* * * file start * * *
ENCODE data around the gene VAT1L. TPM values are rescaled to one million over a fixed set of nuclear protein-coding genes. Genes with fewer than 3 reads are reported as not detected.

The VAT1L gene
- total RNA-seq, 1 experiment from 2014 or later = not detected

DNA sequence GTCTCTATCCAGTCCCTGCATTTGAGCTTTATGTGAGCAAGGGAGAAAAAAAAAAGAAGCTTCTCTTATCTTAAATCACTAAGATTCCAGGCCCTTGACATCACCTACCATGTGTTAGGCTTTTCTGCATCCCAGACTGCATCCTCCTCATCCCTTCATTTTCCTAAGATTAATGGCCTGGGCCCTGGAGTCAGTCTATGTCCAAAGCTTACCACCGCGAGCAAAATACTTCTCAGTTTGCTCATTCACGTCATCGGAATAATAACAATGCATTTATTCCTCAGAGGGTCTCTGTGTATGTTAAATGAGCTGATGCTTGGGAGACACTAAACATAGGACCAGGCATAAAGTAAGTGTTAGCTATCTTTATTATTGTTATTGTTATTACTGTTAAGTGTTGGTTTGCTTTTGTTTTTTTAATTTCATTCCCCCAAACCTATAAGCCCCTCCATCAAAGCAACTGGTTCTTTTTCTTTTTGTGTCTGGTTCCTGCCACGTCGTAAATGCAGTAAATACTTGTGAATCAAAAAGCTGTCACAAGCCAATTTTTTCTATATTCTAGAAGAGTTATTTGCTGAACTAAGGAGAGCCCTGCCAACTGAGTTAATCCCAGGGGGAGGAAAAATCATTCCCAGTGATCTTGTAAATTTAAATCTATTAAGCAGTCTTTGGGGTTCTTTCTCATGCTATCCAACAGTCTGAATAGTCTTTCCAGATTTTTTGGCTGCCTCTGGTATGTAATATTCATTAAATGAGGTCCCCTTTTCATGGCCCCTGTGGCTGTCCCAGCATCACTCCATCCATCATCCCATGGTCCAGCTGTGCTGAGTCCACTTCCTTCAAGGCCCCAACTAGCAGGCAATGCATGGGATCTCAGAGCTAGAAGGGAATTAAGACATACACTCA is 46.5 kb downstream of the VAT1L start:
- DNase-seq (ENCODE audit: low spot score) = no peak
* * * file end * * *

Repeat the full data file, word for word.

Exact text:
ENCODE data around the gene VAT1L. TPM values are rescaled to one million over a fixed set of nuclear protein-coding genes. Genes with fewer than 3 reads are reported as not detected.

The VAT1L gene
- total RNA-seq, 1 experiment from 2014 or later = not detected

DNA sequence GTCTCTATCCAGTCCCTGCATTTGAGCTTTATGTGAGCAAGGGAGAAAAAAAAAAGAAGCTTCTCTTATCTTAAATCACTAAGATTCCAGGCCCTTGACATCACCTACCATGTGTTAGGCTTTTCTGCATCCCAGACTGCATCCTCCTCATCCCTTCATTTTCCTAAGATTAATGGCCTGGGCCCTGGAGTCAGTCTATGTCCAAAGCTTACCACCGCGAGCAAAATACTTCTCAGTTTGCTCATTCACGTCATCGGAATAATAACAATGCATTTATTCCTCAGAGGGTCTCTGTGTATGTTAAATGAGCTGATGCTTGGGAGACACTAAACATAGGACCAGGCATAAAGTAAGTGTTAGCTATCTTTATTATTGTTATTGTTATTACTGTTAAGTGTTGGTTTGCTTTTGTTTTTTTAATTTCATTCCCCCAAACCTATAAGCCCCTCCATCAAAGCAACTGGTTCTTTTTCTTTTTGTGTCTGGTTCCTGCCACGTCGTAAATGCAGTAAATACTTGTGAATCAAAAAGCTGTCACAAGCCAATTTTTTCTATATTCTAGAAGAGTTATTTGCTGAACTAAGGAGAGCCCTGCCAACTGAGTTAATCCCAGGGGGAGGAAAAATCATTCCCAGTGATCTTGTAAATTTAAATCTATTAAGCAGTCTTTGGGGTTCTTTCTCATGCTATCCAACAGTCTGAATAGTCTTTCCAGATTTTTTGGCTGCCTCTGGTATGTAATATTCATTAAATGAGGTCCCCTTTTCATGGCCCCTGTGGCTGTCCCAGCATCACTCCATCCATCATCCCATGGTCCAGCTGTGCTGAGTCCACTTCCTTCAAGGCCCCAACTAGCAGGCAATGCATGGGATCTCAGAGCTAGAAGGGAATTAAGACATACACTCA is 46.5 kb downstream of the VAT1L start:
- DNase-seq (ENCODE audit: low spot score) = no peak